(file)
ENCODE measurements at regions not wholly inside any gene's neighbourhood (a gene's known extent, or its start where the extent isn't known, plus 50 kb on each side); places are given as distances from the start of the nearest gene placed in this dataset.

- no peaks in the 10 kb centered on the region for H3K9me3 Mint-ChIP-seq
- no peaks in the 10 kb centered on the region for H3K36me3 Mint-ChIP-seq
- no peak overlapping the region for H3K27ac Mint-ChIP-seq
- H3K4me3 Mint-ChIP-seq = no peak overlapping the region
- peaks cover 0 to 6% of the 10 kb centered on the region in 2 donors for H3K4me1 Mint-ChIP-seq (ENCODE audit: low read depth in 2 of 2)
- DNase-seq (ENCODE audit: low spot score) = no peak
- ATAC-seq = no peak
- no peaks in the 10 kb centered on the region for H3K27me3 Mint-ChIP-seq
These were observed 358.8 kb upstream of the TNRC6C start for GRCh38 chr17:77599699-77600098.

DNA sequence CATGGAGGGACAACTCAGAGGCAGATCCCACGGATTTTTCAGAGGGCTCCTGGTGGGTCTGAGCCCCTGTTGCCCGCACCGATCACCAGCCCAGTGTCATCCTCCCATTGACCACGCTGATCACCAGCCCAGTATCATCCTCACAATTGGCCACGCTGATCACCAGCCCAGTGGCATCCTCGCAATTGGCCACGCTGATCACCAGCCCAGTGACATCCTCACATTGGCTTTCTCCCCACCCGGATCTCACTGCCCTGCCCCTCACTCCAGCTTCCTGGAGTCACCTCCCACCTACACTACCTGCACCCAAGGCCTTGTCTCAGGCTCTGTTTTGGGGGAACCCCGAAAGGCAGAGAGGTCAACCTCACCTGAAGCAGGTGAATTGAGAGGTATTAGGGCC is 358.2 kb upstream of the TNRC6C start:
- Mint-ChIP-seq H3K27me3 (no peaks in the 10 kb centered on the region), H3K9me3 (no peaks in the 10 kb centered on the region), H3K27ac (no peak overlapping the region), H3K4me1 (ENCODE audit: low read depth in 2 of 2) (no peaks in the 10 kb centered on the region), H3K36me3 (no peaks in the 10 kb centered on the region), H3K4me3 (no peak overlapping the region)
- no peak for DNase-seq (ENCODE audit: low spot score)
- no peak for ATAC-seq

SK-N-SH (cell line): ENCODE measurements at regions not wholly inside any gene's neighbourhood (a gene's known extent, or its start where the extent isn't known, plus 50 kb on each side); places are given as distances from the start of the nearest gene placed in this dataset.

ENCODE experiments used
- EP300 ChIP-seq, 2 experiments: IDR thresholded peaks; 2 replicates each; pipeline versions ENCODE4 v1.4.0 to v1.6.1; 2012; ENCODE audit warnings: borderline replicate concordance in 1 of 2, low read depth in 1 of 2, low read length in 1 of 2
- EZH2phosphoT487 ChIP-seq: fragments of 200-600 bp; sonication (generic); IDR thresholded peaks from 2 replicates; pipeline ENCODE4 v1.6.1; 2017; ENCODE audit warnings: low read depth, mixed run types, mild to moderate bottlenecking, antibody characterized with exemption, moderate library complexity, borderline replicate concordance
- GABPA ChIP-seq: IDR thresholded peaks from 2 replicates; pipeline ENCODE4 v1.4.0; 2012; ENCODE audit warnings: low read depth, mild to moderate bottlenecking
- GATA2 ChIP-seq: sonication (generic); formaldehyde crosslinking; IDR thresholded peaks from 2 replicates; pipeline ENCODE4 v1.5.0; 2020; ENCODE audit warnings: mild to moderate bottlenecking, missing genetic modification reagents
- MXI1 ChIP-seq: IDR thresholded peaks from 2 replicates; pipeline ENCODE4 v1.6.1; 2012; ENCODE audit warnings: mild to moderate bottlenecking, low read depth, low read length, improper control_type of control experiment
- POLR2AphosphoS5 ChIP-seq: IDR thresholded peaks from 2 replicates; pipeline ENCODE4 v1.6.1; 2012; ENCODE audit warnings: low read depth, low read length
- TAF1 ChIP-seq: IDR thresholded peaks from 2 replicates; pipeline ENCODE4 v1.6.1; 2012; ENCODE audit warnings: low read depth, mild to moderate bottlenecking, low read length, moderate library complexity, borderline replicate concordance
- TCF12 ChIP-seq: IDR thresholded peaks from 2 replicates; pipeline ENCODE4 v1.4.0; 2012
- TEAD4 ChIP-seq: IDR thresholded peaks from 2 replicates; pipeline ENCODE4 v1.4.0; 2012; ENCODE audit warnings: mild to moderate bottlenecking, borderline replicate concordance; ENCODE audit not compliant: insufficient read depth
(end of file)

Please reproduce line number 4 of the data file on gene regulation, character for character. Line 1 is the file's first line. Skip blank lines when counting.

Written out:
- no peak overlapping the region for H3K27ac Mint-ChIP-seq